In some cases, PhD students have reported having difficulties to replace fieldwork with other activities, and in other cases being unable to do anything else at all. Both situations are perceived as a major obstacle to finishing up research work.

As far as the financial aspect is concerned, most of the activities should have been financed by the fund allocated by the mobility commission of the respective departments. Yet, 10% of activities should have been financed externally by scholarships such as DAAD funds, Vinci scholarships, Erasmus+ Trainee-ship etc. 80% of respondents had not yet incurred expenses for their  fieldwork period, while 20% had already incurred some expenses (travel,accommodation or both).

 Exchange programmes and visiting periods in other universities

The most common funds used for exchange programmes are the Erasmus Trainee-ship, as well as the provisions of the mobility commission (contributing to about 20% of total funding). The rest of the funding varies between various other sources such as external contributions.  

At the outbreak of the pandemic, 40% of concerned students had not yet left for their exchange period and had to cancel their stay due to decision of their host institution while about 20% cancelled on their own account, whereas 13% had already started their activity and returned to Italy or their country of origin. On a scale from one (low) to five (very high), half of the respondents consider the negative impact of the interruption of exchange programmes as high or very high (4/5, 5/5; 21% and 29% respectively), while only 14% stated that it would have a low impact. No one, however, estimated that the impact would be low (number one).

Regarding their possibilities of rescheduling those exchange periods, 40% of respondents said that funding would not affect their intent to undergo the programme in the future, while the same number reported that it will not be possible to find new dates for those activities as their PhD programme would end before. All remaining students reported that they would like to reschedule but were uncertain whether those funds would still be available.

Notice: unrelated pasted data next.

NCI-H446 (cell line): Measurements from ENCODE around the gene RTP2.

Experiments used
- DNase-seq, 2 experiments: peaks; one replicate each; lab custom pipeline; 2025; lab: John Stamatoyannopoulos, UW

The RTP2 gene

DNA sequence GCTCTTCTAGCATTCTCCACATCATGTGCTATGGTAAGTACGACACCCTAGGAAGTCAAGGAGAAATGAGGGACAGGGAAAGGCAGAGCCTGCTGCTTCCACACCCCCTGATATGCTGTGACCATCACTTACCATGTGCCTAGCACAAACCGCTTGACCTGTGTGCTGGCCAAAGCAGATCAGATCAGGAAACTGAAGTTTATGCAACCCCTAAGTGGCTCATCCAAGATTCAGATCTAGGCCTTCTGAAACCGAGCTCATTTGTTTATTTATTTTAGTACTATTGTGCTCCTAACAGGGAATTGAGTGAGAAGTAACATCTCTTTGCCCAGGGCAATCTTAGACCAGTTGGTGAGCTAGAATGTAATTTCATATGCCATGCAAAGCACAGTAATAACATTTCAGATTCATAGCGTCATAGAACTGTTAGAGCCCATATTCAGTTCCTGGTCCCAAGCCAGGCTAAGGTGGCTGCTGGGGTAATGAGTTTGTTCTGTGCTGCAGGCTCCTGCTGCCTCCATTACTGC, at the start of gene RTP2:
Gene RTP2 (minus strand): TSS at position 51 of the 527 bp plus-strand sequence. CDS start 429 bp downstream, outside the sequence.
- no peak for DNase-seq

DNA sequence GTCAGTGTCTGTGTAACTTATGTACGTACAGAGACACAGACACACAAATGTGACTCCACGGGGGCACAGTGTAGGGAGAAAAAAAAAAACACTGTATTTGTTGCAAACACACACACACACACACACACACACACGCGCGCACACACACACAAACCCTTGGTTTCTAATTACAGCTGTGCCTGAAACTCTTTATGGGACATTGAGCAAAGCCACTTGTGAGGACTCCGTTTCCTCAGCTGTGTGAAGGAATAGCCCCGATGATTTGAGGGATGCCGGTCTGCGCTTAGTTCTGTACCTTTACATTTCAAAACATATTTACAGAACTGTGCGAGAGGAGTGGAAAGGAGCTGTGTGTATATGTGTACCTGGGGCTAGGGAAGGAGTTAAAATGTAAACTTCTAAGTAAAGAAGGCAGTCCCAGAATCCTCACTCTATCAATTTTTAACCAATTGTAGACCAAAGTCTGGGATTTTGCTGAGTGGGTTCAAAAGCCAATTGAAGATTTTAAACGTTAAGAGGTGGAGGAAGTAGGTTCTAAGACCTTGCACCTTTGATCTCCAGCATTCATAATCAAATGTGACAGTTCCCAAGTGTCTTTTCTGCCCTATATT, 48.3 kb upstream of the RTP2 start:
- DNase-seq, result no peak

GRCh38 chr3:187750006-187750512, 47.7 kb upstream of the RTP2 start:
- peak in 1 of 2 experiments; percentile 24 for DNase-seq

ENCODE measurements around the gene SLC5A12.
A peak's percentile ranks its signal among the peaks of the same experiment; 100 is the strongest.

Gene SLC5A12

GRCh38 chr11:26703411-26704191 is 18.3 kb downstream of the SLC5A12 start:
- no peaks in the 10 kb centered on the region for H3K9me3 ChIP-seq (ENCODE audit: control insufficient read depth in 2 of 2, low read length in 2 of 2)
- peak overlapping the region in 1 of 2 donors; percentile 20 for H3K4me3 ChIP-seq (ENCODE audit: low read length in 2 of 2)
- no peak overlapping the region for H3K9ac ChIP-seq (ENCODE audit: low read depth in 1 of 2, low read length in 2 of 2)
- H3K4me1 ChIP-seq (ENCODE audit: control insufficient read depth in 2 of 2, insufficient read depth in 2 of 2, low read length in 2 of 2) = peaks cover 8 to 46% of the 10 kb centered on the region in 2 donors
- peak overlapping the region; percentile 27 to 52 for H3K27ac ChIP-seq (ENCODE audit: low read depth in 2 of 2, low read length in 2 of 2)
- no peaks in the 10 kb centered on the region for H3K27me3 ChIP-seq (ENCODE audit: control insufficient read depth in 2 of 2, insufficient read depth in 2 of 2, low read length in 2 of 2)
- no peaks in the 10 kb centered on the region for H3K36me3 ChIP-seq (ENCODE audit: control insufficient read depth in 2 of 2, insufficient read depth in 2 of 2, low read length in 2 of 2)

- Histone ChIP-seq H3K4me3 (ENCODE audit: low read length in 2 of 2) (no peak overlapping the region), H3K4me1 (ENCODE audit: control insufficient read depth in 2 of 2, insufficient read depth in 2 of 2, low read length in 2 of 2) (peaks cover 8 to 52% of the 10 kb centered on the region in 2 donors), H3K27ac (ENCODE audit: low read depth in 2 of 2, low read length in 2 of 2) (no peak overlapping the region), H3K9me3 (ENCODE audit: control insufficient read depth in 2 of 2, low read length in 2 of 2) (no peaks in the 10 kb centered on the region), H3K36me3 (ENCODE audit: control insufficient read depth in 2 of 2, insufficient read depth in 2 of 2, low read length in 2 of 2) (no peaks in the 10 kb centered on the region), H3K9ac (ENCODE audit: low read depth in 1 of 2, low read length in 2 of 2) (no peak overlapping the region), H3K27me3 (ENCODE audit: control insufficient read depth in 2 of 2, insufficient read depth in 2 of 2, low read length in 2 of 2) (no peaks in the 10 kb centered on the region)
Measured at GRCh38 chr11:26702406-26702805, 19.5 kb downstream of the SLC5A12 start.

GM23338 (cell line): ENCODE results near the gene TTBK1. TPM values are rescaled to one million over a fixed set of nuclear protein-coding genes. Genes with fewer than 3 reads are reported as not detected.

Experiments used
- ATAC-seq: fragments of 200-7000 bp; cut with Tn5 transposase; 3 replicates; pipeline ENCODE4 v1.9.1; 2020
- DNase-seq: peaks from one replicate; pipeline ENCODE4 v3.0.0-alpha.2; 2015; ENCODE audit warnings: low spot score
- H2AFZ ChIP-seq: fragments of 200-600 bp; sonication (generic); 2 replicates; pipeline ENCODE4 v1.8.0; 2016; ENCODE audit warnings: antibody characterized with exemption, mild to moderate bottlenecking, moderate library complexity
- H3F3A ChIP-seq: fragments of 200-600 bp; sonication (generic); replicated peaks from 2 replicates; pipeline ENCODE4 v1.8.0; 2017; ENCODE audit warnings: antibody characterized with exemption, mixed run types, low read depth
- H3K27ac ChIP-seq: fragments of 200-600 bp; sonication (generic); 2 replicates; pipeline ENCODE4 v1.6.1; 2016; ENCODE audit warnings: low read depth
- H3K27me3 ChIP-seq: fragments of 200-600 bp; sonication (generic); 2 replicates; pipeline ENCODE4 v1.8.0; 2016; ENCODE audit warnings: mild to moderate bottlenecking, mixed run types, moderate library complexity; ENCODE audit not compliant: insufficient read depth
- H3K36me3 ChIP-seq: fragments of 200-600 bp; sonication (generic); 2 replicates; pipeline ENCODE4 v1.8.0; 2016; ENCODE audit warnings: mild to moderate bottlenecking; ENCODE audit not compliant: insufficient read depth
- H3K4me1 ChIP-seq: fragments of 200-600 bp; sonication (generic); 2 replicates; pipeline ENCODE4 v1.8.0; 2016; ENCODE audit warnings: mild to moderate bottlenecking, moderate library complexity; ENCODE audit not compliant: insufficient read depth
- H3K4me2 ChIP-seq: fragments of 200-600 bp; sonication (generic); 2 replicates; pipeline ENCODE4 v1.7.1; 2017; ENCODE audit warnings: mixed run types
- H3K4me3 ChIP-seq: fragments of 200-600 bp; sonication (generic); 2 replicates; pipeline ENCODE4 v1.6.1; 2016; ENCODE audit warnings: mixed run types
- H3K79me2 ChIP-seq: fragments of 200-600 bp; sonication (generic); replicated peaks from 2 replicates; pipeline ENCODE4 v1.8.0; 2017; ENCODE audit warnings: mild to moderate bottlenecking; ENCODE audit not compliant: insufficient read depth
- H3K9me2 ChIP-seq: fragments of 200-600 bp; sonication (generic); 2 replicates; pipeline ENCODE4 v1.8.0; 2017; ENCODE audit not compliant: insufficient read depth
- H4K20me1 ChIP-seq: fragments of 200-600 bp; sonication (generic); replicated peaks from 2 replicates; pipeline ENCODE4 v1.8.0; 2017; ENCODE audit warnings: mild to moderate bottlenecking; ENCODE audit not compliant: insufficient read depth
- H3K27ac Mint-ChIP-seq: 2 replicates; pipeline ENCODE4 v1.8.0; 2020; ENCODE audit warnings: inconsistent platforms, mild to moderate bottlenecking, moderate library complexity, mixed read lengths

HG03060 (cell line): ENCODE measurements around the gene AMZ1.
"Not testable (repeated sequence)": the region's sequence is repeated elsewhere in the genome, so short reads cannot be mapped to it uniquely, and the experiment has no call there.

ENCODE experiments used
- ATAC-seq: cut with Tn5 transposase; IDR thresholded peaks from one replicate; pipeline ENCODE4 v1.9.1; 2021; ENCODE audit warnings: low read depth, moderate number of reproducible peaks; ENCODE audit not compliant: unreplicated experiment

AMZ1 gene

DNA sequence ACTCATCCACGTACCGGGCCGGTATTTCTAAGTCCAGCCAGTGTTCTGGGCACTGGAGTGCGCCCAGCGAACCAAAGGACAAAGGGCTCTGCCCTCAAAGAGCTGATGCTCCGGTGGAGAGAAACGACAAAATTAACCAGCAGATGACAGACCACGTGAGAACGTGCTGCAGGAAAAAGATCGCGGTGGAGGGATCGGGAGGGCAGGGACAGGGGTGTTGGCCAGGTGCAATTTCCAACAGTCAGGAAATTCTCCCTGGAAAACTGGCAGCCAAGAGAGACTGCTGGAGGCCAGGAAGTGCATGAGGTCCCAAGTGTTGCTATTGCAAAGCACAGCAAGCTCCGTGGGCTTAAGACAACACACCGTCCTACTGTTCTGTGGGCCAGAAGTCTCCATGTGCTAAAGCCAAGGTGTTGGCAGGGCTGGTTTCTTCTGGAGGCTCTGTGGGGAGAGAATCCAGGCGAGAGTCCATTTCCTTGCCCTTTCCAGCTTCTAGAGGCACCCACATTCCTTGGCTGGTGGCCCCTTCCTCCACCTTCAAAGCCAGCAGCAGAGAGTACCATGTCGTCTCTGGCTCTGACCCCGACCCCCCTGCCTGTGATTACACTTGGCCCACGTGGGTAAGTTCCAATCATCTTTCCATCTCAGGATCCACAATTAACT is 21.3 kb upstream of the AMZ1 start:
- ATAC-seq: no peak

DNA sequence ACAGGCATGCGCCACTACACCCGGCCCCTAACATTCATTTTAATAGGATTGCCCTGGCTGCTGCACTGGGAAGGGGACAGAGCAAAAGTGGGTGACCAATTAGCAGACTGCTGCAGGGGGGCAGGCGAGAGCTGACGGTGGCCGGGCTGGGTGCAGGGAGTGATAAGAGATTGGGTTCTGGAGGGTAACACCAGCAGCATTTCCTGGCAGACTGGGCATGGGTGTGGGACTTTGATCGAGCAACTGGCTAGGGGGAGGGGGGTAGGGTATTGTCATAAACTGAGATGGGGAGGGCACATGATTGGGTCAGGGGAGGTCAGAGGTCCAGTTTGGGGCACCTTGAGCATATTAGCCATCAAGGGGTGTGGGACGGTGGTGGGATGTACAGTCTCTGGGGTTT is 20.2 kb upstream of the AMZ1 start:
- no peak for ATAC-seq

Out of 15 mobility projects examined, 6 were part of a cotutelle programme. Among the latter, more than half of the doctoral students concerned have described the negative impact on one’s cotutelle path as very high or high; the remaining 30% instead described the cancelling of mobility as medium or medium-low.

University Infrastructure

One of the most felt problems by the doctoral candidates is the inaccessibility of research materials – one third of all respondents believe that this has affected their research. Even if there is no considerable variation between different years (except for the last year) the science department is significantly more affected than the humanities department.

  • Inaccessibility

Taking the overall data, it is clear how the lack of access to libraries is the most felt problem, having been raised by 110 PhD students, which turns out to be deeply felt both in Humanities  and in Sciences Political and Social, where it is the primary working space, followed by archives (35%). Laboratories are a predominant problem in the science department (26% of total respondents), where offices are the second-most concern raised by students (16% of total). An analysis by year of enrollment shows that the problem of access to infrastructure research (libraries, laboratories and museums) is more prominent in the early years, while the issue of office tends to lose importance in higher years.

  •  Effects on the doctoral thesis

The overwhelming majority of doctoral candidates believe that this situation will have an effect on their research work – independent of department or year of enrollment. However, only one quarter believe they are unable to continue research until the reopening of the research spaces. This percentage is zero in the Political Science department while it exceeds 40% in Humanities. In absolute terms, this is a problem mostly reported by first-year students. More than half of the PhD students believe that the current situation has had an “average” impact on their research leading to a significant slowdown. Less than one quarter belief that the pandemic has no effect at all on their research. A total number of 24 out of those respondents who stated that the impact will be nil are from the science department.